When conservative pundits seized on the controversy over Sweet's piece, journalist Jonathan Katz suggested some reasons why. "The real problem the most powerful people on the right and center have with the 'new' history," he wrote, "is not that it practices identity politics, but that it rejects theirs."

The New History Wars

Inside the strife set off by an essay from the president of the American Historical Association.
As the debate was still raging, The Atlantic's David Frum visited Sweet to get his side of the story. The result was  a sympathetic article that reiterated some of Sweet's earlier concerns: "If old heroes 'must fall,' their disappearance opens voids for new heroes to be inserted in their place—and that insertion sometimes requires that new history be fabricated altogether, the 'bad history' that Sweet tried to warn against."
James Sweet's Article, the American Historical Association publication, and the Twitter logo.

What AHA President James Sweet Got Wrong—And Right

Attacking presentism as a mindset of younger scholars doesn’t solve any of the historical profession's problems.
When historian Jonathan Wilson took stock of the debate, he saw many of the same arguments that historians have been making for decades. But he also saw major problems with Sweet's version of it – most notably in its elision of the structural dynamics making life increasingly precarious for many of the younger scholars who Sweet seemed to be attacking.
Library of Ashurbanipal Mesopotamia 1500-539 BC Gallery, British Museum, London

Stop Weaponizing History

Right and left are united in a vulgar form of historicism.
Taking a step back from the Sweet essay, anthropologist Arjun Appadurai coined the term "pastism" to describe what he sees as a zero-sum weaponization of history by partisans both left and right. "The biggest flaw of pastism," he argues, "is its presumption that all signs from the past are only signs of the past. This flaw prevents us from recognizing both the presence of the past and, worse, of traces of the future that can sometimes be found in the past."
Hawaiian feathered war god.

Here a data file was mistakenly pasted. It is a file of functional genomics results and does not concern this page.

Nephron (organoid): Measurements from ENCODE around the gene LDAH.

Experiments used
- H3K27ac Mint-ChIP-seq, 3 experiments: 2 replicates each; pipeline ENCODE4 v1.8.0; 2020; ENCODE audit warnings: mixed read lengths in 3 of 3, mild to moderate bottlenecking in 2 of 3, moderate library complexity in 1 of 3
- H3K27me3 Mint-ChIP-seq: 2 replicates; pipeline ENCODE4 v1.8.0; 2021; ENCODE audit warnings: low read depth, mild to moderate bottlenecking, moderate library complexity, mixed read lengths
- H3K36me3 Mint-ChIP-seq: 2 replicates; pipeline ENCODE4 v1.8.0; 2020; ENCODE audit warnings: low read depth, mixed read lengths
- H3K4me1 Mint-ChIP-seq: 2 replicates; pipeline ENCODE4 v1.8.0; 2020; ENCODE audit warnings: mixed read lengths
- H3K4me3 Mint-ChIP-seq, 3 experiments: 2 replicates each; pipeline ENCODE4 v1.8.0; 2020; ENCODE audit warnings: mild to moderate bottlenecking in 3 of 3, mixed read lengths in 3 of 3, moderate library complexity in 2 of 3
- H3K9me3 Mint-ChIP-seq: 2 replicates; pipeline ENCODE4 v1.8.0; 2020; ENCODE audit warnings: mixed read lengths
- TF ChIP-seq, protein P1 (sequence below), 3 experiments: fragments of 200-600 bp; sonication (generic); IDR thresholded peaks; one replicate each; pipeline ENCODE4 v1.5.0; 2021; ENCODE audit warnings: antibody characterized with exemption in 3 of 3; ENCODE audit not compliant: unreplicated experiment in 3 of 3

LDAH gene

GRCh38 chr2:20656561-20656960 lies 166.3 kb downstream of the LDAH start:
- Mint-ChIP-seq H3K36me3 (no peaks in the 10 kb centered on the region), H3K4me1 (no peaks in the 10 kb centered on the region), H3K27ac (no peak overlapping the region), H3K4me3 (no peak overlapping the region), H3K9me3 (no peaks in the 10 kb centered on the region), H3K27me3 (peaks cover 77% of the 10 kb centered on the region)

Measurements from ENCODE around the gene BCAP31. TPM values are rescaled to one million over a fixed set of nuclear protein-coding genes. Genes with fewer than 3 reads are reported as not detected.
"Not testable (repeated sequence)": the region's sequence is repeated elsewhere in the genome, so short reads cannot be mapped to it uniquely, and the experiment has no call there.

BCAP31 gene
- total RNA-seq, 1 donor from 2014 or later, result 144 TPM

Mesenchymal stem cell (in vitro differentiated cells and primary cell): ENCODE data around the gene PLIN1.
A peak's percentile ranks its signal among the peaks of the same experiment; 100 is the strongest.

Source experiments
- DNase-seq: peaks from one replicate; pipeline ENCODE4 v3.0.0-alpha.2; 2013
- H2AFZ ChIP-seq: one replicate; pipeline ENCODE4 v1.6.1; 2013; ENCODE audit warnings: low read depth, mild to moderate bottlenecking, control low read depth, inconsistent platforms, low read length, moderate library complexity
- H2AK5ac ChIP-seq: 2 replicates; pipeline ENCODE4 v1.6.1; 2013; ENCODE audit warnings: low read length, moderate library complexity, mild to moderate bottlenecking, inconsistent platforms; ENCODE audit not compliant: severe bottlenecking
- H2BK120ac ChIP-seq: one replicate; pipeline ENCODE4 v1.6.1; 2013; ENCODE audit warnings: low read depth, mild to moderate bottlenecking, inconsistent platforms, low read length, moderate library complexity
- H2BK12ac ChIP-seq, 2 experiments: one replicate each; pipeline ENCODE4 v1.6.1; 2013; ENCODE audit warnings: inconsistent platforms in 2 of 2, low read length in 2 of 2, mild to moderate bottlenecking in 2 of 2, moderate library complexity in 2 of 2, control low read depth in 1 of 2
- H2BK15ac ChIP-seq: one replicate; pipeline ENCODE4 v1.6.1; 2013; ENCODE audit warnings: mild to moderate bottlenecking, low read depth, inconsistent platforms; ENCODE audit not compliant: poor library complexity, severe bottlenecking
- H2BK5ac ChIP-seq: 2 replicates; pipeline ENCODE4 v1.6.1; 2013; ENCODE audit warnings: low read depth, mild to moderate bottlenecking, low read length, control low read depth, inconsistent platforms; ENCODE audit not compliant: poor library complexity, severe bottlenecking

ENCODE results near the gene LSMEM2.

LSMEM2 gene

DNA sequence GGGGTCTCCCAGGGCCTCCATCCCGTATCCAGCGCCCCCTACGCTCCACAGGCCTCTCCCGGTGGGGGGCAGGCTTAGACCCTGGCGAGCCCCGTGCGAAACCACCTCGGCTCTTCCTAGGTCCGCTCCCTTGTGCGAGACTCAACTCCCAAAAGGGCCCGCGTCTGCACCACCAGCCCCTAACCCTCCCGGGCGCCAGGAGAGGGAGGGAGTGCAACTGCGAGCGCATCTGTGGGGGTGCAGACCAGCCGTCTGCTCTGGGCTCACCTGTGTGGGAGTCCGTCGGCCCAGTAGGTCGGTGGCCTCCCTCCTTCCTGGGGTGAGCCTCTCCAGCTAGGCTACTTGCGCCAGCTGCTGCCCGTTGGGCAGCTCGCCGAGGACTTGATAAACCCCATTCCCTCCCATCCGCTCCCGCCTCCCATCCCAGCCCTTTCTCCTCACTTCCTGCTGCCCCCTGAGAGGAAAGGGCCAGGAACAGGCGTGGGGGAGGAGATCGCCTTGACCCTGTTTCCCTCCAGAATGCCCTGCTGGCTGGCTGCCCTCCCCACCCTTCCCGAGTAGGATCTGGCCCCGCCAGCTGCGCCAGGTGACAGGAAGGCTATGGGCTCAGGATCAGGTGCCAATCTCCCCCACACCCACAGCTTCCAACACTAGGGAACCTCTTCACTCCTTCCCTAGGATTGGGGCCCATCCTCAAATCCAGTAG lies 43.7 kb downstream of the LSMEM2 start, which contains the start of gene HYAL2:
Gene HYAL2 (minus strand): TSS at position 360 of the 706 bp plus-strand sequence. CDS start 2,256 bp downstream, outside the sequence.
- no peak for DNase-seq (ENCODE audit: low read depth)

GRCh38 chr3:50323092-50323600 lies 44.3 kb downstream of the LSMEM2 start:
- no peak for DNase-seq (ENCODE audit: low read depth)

In Defense of Presentism

The past does not speak to us; we speak for the past.
Earlier in the year, historian David Armitage composed this deep-dive on the various meanings of presentism for an edited volume titled "History and Human Flourishing." It concluded that only by embracing presentism could historians make their greatest ethical contribution."Human flourishing," he wrote, "is at once present-centered, future-oriented, and past dependent."

Beyond the End of History

Historians' prohibition on 'presentism' crumbles under the weight of events.
Many of the same arguments were also hashed out in the Trump years, as historians debated the utility of analogies with 1930s European fascism. In this piece, Daniel Steinmetz-Jenkins puts those conversations in their own historical context, explaining that anxieties about presentism are a legacy of the Cold War academy, and "are amplified during moments of political uncertainty, frustration, and disruption."

Trump is the New _______

Nixon? Reagan? Jackson? Historical analogies are simplistic, misleading—and absolutely essential.
Commenting on one of those earlier Trump-era debates, Zachary Jonathan Jacobson wrote that like it or not, historical analogies are inevitable. "We use the past to understand the present (and vice versa)." The historian's task, argued Jacobson, is essentially to tease out the good analogies from the bad ones.